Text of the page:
No one is flying home from Rio with more medals than the U.S. women.

The full American squad — both men and women — won the most medals overall, 121, as has often been the case in the Summer Games. But first in London four years ago, and again in Rio, the U.S. women have captured most of those medals.

The U.S. women took 61, the men had 55, and there were five in mixed events, including equestrian and mixed-doubles tennis.

How good were the American women?

They won 27 of the 46 American golds. If the U.S. were divided into two countries, one male and the other female, those 27 golds for the women would tie them with Britain for most of any country, put them one ahead of China, and far ahead of the American men and everyone else.

This trend became clear in London, where the American women won 58 medals of all colors, compared to 45 for the U.S. men, the first time the women outpaced their male counterparts.

As we noted before the Rio games, the American women were not always such a powerhouse.

At the 1972 Olympics in Munich, American women won 23 medals compared to 71 for the U.S. men. The women didn't win a single medal in gymnastics and had no golds in track and field.

But that same year, the U.S. Congress passed Title IX, barring sex discrimination in education programs that receive federal funding. This has helped revolutionize women's sports at both the high school and college levels.

American women are now dominant in many sports, including gymnastics, swimming, basketball, rowing, water polo and soccer. The Americans took gold in all those sports, except soccer, where they were upset by Sweden.

The U.S. had the largest overall team in Rio with 554 members, and the women (291) outnumbered the men (263) for the second straight Olympiad.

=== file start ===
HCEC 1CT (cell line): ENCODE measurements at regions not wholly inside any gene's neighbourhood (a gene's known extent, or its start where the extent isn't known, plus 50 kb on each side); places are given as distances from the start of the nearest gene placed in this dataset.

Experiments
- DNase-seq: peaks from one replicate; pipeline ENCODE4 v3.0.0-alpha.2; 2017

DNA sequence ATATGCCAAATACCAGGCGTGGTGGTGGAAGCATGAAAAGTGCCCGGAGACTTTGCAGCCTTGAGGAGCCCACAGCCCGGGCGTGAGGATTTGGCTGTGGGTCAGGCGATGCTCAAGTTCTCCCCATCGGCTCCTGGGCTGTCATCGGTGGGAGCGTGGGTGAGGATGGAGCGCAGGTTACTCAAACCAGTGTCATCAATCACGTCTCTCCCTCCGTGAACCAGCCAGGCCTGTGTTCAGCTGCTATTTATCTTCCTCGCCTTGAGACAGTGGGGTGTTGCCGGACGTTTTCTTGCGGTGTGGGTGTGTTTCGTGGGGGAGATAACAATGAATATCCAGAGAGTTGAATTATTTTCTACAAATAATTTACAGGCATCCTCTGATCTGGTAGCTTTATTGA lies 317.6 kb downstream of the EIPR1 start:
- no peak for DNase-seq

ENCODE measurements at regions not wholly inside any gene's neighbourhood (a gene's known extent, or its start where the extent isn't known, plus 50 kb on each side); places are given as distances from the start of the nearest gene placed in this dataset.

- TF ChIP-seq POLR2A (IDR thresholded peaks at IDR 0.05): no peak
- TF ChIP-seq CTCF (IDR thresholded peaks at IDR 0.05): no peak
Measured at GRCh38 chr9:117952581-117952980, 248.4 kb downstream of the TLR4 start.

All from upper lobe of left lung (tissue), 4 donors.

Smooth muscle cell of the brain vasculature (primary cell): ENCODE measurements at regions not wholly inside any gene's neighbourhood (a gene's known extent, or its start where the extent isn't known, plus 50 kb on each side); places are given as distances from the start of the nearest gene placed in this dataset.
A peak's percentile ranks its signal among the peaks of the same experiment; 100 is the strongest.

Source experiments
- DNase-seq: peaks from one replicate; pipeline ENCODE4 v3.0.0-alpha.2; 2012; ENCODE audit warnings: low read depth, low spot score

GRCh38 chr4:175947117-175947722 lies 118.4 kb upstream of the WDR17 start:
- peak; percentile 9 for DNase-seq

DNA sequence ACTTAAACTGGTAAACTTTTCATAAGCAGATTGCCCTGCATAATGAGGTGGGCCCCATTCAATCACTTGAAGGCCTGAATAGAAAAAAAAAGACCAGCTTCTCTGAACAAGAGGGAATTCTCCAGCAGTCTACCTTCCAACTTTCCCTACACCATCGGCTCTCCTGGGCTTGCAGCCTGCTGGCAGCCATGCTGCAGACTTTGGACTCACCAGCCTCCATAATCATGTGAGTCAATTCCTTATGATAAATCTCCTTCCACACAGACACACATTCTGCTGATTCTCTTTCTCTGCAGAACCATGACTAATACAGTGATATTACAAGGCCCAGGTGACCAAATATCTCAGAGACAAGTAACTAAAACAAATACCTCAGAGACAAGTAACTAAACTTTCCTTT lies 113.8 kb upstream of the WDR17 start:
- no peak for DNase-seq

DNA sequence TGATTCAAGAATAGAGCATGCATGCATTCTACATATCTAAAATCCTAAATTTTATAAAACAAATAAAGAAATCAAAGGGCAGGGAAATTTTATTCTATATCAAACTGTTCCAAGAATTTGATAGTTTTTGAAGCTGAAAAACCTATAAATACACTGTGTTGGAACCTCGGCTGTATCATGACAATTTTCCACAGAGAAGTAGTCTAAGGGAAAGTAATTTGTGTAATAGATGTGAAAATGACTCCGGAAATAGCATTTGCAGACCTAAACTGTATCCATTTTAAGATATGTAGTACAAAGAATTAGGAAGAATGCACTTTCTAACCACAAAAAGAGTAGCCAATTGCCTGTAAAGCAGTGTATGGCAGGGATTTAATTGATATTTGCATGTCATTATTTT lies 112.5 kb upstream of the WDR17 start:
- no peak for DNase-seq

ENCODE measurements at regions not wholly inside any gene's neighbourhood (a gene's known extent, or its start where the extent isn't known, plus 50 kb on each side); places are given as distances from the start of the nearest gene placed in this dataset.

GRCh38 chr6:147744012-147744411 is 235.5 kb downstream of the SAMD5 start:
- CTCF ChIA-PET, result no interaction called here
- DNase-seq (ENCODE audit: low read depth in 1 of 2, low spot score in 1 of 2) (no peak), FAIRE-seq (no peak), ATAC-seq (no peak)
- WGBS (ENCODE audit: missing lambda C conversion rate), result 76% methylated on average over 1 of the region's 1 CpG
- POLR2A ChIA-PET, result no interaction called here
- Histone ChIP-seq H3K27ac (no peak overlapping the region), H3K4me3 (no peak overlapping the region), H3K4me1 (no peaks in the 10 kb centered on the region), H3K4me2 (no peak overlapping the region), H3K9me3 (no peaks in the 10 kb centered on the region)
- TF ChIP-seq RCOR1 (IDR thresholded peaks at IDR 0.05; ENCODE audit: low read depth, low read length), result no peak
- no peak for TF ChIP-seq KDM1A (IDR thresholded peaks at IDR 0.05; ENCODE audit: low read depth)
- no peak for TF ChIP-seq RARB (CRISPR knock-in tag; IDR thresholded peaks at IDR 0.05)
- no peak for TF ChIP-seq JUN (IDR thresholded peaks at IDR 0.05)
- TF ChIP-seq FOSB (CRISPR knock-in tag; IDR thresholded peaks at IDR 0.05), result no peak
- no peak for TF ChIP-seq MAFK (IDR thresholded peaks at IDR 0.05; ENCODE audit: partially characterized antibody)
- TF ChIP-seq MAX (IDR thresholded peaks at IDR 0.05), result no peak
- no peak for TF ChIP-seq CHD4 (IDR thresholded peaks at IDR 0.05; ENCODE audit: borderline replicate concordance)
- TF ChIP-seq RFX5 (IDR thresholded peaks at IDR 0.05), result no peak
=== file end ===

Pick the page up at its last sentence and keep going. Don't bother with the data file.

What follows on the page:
A range of factors

Other factors have helped the American women at the Olympics over the past few decades.

Additional sports for women are added with regularity, including rugby in Rio. Top U.S. gymnasts emerge from the countless private gyms around the country, not through schools. And the former juggernauts from Eastern Europe, like the Soviet Union and East Germany, either don't exist or aren't what they used to be during their Communist eras.

Still, the American athletes turned in extraordinary performances by any measure. Consider:

  • Simone Biles won four golds and a bronze, making her the most decorated U.S. gymnast ever in a single Olympics.
  • Sprinter Allyson Felix took two golds in relays and a silver in the 400 meters. That boosted her to six career golds, the most in track by any woman from any country, and nine medals overall in her four Olympics.
  • Katie Ledecky hauled in four golds and a silver as she smashed the world record in the 400-meter and 800-meter freestyles along the way. At just 19, she could be even better in Tokyo in 2020.

A few other notes on the final medal table:

  • China, which has surged as an Olympic force since it first competed in the 1984 Summer Games, has been dropping off. The country went from a peak of 100 medals in Beijing in 2008 to 88 in London to 70 in Rio.
  • Nearly a third of the Russian team was barred from Rio due to a doping scandal and that's reflected in the medal count. The Russians won 77 medals in London and just 56 in Rio.
  • New Zealand and Jamaica were once again the biggest overachievers. New Zealand, home to just 4 million, won 18 medals, up from 13 in London, and in a range of sports that included rowing, sailing, cycling, canoeing, rugby, golf and track and field. Jamaica, with fewer than 3 million people, relied on its blazing sprinters to win 11 medals, just one short of its tally in London.
  • The host country usually gets a significant medal boost, but Brazil received a relatively modest one, going from 17 medals in London to 19 in Rio. But it was the country's best showing ever. And Brazil did win its first Olympic gold in soccer on a penalty kick by Neymar. There's no way you can measure that in numbers.

Katie Daugert contributed the research to this report.

Copyright 2016 NPR. To see more, visit NPR.

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